Everything you need to know about South Africa’s most common hare

Posted by Taylah Strauss on 26 November 2021

If you have ever wondered about this unique creature – look no further. Here’s everything you need to know about the scrub hare; South Africa’s most common hare.


The scrub hare is a very common species of hare. Their body is a neutral grey colour, with small black areas in between. This unique fur pattern makes them distinct from other species of hares. They have long, round black-tipped ears which stand erected most of the time. Its abdomen, chest, and the bottom of its tail is white. Their tail is most visible when they are fleeing. A scrub hare averages a weight between 1.5 and 4.5kg, according to African Sky.


A scrub hare having a snack. Credit: Gary Bendig/Unsplash

Scrub hares feed on short, green grass, but when push comes to shove, they may eat leaves, stems, or bark. In order to withstand the blazing African heat, scrub hares require lots of water to be readily available.


These creatures prefer woodlands and tall grasslands, which provide them with enough cover to hide from predators during the day. Whilst they are adaptive, they do not prefer forest or desert areas. It has been noted that these hares fair relatively well in agricultural areas.


A baby scrub hare is called a leveret. Credit: Jonathan Nightingale/Flickr Commons

Scrub hares fighting. Credit: Mathias Elle/Unsplash

Breeding time for scrub hares are not confined to any specific period, though their mating peaks during the summer. When a female scrub hare is in heat, male scrub hares will surround her. To determine who gets to mate with the female scrub hare, the males engage in boxing and kicking matches until the last one is standing. Their gestational period is generally 42 days, in which the female gives birth to one to three offsprings.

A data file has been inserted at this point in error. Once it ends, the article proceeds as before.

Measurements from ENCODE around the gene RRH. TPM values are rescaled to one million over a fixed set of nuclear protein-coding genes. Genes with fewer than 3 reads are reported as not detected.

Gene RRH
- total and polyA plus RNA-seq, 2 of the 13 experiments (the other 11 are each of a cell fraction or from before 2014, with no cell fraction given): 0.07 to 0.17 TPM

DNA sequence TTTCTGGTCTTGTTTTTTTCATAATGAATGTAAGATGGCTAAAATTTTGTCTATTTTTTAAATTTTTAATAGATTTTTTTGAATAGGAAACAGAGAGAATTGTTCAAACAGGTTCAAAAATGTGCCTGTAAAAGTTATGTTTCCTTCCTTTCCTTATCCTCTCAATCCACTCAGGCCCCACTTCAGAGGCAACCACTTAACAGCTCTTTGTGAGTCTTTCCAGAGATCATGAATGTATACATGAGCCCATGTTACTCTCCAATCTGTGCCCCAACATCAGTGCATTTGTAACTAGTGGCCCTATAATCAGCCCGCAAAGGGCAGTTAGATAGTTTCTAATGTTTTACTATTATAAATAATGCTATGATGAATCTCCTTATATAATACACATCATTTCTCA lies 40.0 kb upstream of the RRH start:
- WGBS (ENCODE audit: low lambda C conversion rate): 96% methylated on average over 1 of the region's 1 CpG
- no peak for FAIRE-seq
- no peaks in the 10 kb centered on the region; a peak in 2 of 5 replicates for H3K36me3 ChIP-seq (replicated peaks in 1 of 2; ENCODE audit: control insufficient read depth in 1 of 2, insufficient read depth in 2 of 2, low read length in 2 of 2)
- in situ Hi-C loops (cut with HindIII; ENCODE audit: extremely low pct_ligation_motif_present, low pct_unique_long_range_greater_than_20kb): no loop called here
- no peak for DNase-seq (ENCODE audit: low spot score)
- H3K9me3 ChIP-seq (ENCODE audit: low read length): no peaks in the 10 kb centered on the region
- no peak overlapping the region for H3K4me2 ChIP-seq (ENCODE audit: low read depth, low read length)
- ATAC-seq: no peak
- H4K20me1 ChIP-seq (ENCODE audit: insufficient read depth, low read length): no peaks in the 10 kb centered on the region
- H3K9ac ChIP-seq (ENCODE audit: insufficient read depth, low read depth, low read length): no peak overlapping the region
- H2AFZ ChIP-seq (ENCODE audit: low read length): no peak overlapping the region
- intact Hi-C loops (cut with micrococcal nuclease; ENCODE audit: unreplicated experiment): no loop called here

Credit: Hans Veth/Unsplash

These nocturnal creatures are solitary animals. A female scrub hare may seldom be accompanied by a male.


Scrub hares are natives to Southern Africa. They are found virtually everywhere in South Africa. They can also be found in Swaziland, some southern parts of Namibia and Lesotho’s highlands.


Scrub hares are not currently endangered, according to Siyabona Africa. However, there are concerns due their population steadily declining due to loss of habitat and over-hunting. Moreover, these creatures are renowned for running in front of cars at night, in a zigzag pattern. It is thought that the headlights startle the hares into changing direction.


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